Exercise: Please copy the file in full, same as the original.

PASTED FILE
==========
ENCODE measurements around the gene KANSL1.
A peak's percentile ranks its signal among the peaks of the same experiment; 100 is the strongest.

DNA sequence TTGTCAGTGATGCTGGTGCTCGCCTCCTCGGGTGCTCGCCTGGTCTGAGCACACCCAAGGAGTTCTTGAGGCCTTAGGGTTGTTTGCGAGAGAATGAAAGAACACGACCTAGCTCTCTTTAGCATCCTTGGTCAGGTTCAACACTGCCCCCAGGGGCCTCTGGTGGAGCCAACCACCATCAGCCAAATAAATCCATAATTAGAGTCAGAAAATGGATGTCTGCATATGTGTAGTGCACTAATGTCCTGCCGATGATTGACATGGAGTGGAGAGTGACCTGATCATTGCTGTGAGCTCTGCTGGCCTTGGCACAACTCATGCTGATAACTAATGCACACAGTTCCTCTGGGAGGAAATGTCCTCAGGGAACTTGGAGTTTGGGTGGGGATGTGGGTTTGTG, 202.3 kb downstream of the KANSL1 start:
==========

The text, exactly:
ENCODE measurements around the gene KANSL1.
A peak's percentile ranks its signal among the peaks of the same experiment; 100 is the strongest.

DNA sequence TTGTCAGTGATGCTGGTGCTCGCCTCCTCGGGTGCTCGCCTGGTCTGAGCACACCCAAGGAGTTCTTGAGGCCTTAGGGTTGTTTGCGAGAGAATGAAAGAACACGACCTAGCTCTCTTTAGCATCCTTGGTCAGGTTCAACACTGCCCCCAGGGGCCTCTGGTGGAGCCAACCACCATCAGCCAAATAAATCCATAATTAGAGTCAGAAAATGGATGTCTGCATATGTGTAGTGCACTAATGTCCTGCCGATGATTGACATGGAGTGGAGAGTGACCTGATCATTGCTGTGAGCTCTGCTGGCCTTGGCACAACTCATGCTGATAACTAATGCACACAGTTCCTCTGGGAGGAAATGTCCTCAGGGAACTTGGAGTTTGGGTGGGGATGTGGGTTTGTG, 202.3 kb downstream of the KANSL1 start: